Date on which the narrative summary became available on the Committee's website: 
29 October 2014
Reason for listing: 

Aviatrans Anstalt was listed on 26 April 2004 in connection with the measures contained in paragraph 23 (b) of resolution 1483 (2003), as “funds or other financial assets or economic resources that have been removed from Iraq, or acquired, by Saddam Hussein or other senior officials of the former Iraqi regime and their immediate family members, including entities owned or controlled, directly or indirectly, by them or by persons acting on their behalf or at their direction”

Additional information: 

“Logarcheo S.A. and Aviatrans Anstalt are two related companies that were established to manage assets of the former Iraqi regime and its senior officials. The Swiss company Logarcheo is reportedly the owner and manager of French real estate ultimately owned by Saddam Hussein.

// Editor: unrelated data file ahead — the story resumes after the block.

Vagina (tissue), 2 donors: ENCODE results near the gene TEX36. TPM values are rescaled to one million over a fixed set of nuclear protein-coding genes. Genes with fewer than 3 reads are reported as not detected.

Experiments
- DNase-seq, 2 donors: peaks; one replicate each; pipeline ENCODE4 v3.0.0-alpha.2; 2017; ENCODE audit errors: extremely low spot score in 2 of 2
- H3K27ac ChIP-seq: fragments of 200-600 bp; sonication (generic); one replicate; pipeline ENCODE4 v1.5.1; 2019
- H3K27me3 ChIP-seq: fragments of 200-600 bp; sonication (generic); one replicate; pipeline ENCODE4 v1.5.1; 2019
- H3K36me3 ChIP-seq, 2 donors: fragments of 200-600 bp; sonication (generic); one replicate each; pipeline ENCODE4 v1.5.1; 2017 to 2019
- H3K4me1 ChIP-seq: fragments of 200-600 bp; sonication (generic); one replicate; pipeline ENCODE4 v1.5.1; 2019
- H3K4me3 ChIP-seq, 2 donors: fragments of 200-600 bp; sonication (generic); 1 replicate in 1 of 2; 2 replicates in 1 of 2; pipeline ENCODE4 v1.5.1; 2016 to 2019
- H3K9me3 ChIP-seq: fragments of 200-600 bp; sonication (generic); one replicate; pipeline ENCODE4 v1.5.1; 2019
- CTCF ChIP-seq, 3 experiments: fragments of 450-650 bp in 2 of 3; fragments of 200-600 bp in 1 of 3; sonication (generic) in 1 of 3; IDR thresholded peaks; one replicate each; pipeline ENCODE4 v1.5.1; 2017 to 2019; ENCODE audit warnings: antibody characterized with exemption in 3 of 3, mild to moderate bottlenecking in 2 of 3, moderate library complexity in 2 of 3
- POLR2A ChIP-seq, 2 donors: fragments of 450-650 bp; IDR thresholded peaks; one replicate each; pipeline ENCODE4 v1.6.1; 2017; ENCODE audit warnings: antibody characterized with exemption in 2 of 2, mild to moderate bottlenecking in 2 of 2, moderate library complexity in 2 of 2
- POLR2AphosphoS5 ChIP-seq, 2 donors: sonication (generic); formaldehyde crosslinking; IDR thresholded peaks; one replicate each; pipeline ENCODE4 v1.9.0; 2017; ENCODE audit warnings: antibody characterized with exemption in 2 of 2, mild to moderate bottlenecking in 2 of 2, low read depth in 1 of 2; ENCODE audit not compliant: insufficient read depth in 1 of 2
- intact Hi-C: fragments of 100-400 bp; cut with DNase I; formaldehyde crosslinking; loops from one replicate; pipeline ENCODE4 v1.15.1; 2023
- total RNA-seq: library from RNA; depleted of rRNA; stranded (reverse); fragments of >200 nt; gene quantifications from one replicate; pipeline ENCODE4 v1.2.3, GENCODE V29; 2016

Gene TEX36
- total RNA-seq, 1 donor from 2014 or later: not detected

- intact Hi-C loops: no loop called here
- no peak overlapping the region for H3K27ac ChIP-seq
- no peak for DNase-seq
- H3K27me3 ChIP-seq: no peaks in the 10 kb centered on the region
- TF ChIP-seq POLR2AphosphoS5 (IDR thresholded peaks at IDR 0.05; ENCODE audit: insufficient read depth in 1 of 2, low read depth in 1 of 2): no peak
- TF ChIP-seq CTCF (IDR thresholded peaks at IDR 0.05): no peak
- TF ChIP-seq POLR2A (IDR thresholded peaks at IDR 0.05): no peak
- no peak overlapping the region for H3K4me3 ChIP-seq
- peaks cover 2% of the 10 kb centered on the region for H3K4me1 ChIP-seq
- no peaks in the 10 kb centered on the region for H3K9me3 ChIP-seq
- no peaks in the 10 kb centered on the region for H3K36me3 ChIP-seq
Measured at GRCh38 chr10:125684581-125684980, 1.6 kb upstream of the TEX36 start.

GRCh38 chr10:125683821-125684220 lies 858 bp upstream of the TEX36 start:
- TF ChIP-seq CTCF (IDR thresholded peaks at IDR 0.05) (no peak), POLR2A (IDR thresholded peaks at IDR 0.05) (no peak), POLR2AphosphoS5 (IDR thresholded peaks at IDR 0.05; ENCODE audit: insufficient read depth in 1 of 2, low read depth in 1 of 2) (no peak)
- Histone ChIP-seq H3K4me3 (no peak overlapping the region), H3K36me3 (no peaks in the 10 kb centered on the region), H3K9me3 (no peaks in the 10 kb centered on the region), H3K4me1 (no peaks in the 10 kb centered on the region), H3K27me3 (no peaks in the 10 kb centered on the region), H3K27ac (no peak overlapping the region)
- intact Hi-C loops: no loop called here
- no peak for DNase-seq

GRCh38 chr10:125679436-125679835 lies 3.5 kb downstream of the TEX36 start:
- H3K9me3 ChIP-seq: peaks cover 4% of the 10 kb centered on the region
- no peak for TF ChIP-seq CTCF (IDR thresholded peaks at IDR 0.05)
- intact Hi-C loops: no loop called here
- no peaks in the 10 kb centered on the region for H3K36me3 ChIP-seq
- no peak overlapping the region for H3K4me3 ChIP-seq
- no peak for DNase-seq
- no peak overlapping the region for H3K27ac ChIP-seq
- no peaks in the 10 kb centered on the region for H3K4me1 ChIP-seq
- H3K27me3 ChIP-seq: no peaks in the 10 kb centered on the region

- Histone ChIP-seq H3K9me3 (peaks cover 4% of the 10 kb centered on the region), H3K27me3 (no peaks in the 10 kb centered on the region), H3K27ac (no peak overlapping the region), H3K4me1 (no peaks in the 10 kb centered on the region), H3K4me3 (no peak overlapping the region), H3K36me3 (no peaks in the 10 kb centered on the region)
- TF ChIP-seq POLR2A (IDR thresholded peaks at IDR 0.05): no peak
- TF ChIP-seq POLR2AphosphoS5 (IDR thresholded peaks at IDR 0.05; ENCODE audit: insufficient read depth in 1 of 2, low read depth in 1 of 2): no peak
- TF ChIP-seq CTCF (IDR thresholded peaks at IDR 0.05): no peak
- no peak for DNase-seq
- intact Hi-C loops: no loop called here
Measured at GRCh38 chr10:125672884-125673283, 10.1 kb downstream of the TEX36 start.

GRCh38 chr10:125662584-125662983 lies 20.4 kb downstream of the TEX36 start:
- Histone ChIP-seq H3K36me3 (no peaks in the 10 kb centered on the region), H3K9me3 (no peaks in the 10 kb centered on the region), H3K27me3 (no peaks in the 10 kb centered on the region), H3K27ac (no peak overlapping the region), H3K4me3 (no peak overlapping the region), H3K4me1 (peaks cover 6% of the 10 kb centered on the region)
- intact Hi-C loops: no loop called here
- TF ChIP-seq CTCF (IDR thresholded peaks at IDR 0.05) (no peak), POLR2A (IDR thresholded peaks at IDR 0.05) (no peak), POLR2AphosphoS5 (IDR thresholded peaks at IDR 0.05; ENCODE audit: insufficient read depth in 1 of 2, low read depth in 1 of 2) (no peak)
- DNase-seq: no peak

Aviatrans, a Liechtenstein company, was reportedly the registered owner and manager of a Falcon-50 jet purchased by the Iraqi Ministry of Communications with Iraqi Air Force funds and used to transport senior Iraqi government officials.

Khalaf Al-Dulaymi, a director of investments for the Iraqi Intelligence Service, controlled Logarcheo and Aviatrans. To further conceal the true ownership of the Falcon-50 jet, Hasan Ahmed S. Adnan, an Iraqi aircraft technician, was listed as its owner. Recognizing the former Iraqi regime's interest in the aircraft, Liechtenstein authorities recently deregistered the jet and initiated liquidation proceedings against its legal proprietor, Aviatrans. Liechtenstein authorities have announced their intention to "make this aircraft . . . available for the reconstruction of Iraq."

Commercial reporting and the Geneva Commercial Registry indicate that Al-Dulaymi was the president, administrator and authorized signatory of the Swiss company Midco Finance S.A. Commercial reporting indicates that he is also a principal of Montane Management INC. According to press reports, Montane owned 8.4 percent of the French publishing company Hachette and 2.5 percent of Matra, a French missile and defense electronics manufacturer (Hachette and Matra were later merged into the French firm Lagardere SCA)."